Whilst motherhood unites us in common experiences and a common love for our children, another beauty of motherhood is that we each have different backgrounds, talents and experiences that we bring to our mothering. There is no one way to be a mother, there are unlimited ways to love our children, and to help them learn and grow as they go through life with you. One of the most freeing things for me in mothering the past few years has been understanding this, and reminding myself of it over and over. We don’t have to do the same things as anyone else. We don’t have to have a day that looks like anyone else’s. We don’t have to have a family makeup like theirs. From big things like the number of children or location of our houses, to the smaller things like what to do each day or how to get through teatime and bedtime with the most grace- we have freedom to fill motherhood with things that are unique to each of us. The ways we mother are going to be different between families, children, and even generations.
Avoiding the comparison trap
Friends, I struggle with this mama role on a lot of days. There are the days when there’s no where I would rather be, and then there are days when I am painfully aware of how imperfect I am in this assignment. Holding up unrealistic ideals and expectations for ourselves means we are much more ready to trip up as we fail to meet up to the high standards we can judge ourselves by.
We all struggle with different parts of mothering at different times, but comparing ourselves is the easiest way to make things hard for ourselves. We can do this without really noticing that we are, so it’s really important to be aware of the messages we are giving ourselves.
She may have a really clean house or somehow make time to do her hair every morning, but she also struggles with cooking anything beyond pasta and feels guilt about …
She may look like she’s got her routine perfectly carved out and her life runs smoothly but she’s also got insecurity about not having deep friendships and worries about her marriage.
She might manage to do all the crafts and return all the forms and take the cutest pictures for social media but inside she’s just as worried that she’s not doing enough as you are.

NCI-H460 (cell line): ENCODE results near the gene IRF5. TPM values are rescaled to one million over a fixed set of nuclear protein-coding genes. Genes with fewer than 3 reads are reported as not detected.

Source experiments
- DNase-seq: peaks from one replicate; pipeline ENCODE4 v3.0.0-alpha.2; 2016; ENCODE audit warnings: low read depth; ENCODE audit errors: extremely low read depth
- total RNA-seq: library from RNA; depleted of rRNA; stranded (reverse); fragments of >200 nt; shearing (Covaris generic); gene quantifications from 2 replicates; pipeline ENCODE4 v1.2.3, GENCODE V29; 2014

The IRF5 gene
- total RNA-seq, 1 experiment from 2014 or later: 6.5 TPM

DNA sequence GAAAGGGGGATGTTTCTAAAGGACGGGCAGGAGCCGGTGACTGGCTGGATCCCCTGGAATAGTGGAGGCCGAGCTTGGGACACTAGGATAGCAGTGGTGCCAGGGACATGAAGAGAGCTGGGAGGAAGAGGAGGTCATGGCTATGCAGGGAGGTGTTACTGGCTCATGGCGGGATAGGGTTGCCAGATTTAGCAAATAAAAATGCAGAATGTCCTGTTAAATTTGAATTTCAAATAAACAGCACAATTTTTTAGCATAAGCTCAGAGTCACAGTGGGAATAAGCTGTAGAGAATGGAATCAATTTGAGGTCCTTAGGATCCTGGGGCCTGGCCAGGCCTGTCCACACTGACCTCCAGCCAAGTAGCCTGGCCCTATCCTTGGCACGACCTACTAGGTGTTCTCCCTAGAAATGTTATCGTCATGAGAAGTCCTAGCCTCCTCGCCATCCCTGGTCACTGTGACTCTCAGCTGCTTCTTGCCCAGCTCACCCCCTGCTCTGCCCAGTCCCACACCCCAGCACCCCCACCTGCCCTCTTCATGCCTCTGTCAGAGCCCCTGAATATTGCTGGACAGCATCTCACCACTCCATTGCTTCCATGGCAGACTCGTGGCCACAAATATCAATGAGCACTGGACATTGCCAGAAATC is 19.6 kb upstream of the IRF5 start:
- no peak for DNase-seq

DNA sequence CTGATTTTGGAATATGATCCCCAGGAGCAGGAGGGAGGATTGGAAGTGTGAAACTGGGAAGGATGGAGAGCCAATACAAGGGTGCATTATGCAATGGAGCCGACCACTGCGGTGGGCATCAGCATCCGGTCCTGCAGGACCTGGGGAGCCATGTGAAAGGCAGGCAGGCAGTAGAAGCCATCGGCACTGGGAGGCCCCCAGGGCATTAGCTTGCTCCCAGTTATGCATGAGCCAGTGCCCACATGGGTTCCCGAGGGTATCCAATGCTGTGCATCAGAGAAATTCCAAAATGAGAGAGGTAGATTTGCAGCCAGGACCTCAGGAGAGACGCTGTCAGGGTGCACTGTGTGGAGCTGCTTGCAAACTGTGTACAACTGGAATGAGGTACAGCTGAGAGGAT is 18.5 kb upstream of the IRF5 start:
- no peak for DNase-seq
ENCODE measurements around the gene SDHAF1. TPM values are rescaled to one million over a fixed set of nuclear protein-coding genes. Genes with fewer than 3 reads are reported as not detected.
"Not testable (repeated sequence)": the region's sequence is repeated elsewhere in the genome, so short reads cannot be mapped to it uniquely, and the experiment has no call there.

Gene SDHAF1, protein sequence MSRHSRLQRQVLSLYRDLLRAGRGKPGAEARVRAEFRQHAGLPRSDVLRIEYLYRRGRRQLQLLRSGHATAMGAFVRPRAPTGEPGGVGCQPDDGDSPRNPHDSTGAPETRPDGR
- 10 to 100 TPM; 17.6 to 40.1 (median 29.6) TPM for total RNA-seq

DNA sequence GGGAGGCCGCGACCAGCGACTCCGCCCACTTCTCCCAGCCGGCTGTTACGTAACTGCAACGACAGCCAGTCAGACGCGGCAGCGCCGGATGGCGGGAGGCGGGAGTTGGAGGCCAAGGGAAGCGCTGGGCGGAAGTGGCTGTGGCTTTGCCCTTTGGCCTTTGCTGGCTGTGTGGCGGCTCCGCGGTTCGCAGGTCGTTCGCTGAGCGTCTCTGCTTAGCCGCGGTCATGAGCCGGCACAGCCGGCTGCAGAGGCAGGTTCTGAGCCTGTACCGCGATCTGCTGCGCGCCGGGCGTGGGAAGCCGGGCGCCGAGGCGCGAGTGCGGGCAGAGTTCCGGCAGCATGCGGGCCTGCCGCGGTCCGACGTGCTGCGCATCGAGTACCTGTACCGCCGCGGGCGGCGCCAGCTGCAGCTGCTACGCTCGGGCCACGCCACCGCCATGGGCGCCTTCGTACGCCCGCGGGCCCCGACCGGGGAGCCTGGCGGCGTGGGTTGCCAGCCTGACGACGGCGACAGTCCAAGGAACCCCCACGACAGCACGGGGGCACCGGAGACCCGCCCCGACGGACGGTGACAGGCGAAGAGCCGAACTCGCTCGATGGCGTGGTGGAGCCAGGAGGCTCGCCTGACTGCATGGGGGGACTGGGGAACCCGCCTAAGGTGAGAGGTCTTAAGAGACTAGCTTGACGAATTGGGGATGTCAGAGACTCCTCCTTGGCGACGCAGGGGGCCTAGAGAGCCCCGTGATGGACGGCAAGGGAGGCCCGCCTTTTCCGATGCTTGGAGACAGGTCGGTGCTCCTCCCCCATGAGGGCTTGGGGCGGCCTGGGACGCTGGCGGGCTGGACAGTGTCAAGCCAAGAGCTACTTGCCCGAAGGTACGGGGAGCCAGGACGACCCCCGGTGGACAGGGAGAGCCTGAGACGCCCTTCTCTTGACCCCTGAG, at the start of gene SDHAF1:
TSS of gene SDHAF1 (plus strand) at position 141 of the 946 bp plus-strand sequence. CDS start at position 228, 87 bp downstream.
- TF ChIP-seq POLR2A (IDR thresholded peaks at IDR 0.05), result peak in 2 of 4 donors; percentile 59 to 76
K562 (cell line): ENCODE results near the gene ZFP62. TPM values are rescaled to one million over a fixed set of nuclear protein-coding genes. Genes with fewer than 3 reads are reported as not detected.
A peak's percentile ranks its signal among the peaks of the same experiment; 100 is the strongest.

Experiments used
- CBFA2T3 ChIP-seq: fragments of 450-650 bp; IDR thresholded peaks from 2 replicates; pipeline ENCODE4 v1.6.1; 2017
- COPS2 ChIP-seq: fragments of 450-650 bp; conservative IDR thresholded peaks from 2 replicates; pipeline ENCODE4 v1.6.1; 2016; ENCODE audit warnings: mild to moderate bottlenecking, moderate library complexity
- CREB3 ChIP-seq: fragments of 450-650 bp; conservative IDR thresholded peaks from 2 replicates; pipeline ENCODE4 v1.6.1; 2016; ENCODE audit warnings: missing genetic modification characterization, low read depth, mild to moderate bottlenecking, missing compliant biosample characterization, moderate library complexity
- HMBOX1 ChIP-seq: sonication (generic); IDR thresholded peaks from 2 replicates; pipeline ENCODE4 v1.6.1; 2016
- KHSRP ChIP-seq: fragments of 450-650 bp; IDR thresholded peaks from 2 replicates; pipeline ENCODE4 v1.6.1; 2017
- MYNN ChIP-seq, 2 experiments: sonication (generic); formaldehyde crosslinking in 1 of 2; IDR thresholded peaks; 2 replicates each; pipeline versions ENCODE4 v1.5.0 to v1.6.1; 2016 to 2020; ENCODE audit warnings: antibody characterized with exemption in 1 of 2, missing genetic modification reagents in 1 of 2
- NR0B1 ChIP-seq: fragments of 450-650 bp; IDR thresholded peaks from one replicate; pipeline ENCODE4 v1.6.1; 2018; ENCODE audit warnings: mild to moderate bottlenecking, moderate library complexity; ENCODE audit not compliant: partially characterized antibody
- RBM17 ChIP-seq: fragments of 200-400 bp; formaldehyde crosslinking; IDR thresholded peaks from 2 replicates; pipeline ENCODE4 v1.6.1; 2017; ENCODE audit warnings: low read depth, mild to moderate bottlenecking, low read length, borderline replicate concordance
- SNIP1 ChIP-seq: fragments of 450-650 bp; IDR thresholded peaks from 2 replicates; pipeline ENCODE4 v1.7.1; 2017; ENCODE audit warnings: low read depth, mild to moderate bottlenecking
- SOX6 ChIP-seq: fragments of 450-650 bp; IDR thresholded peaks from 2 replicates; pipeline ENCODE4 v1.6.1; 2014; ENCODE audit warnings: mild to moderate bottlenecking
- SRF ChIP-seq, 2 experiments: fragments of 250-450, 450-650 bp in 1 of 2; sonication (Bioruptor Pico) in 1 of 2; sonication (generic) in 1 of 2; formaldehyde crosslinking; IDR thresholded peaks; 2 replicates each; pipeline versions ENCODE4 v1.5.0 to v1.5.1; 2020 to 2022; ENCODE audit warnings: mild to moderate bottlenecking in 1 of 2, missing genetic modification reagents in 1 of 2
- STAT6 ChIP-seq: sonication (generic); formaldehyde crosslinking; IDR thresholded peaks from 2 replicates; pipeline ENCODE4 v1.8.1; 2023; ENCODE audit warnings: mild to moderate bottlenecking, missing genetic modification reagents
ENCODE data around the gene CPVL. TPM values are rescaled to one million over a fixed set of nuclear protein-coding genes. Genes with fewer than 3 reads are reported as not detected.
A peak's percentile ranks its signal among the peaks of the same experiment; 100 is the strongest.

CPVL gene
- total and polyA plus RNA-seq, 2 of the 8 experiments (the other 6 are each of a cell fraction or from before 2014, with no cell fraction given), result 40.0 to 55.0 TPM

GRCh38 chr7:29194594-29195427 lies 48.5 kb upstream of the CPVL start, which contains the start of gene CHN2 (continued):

Let’s celebrate the ways we differ, cheer each other on and not worry about whether their home looks cleaner, if they are on time more or if their lives look happier. We all have our struggle and all need to be honest and friendly and supportive to each other. Whilst it is scary to open up and admit an area we struggle with, or a weakness we feel we have, it actually opens up friendships and builds trust and a chance for the other person to feel safe enough to admit their vulnerabilities too.
And when we come across those with differing opinions from ours- the way in which we interact with those mamas is going to make all the difference. Choosing to give each other grace and offering support and understanding even if we would respond differently or find something difficult in another person. When the temptations to judge someone or disapprove can sneak in- we need to remember that we are different and that’s the joy of getting to share the common experience of motherhood even though we are so often different from one another. Treating each other with kindness, grace and compassion will allow us to build each other up irrespective of our differences in parenting approaches or sensitive issues.
Being confident in our uniqueness
Understanding and embracing our histories, stories and skills means that we are free to live those out in confidence in our homes, families and any other areas we are a part of. There is so much beauty and diversity in being different from one another, yet able to understand and share through conversation, learning and experiences together. Each of us has an opportunity to share with our children things that only we know, things that only we have understood in that way and skills and passions that only we have in our own way.